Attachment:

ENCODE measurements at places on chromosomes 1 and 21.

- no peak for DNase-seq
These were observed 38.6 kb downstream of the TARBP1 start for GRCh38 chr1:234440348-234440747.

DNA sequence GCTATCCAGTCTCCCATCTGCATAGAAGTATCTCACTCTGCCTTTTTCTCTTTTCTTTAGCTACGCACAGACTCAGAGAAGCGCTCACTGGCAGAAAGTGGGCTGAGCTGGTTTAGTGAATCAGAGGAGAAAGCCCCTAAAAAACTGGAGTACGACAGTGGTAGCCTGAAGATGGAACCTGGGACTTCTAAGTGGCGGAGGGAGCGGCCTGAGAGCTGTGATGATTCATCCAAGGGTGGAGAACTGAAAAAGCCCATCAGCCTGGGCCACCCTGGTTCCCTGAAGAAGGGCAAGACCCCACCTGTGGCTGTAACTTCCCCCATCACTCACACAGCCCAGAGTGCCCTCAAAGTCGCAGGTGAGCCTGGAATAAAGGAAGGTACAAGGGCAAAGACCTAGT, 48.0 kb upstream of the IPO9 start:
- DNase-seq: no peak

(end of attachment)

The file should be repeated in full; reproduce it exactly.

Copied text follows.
ENCODE measurements at places on chromosomes 1 and 21.

- no peak for DNase-seq
These were observed 38.6 kb downstream of the TARBP1 start for GRCh38 chr1:234440348-234440747.

DNA sequence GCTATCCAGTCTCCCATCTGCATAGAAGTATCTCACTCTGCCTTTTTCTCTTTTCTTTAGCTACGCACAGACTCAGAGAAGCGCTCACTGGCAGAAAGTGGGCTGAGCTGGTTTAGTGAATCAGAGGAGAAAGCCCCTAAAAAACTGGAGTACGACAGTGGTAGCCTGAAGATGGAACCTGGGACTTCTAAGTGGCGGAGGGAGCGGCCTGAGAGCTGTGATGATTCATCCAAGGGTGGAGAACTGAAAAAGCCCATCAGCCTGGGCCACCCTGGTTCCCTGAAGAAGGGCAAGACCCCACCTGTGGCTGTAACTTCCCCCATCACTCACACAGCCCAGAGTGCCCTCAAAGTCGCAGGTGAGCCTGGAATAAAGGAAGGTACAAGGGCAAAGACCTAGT, 48.0 kb upstream of the IPO9 start:
- DNase-seq: no peak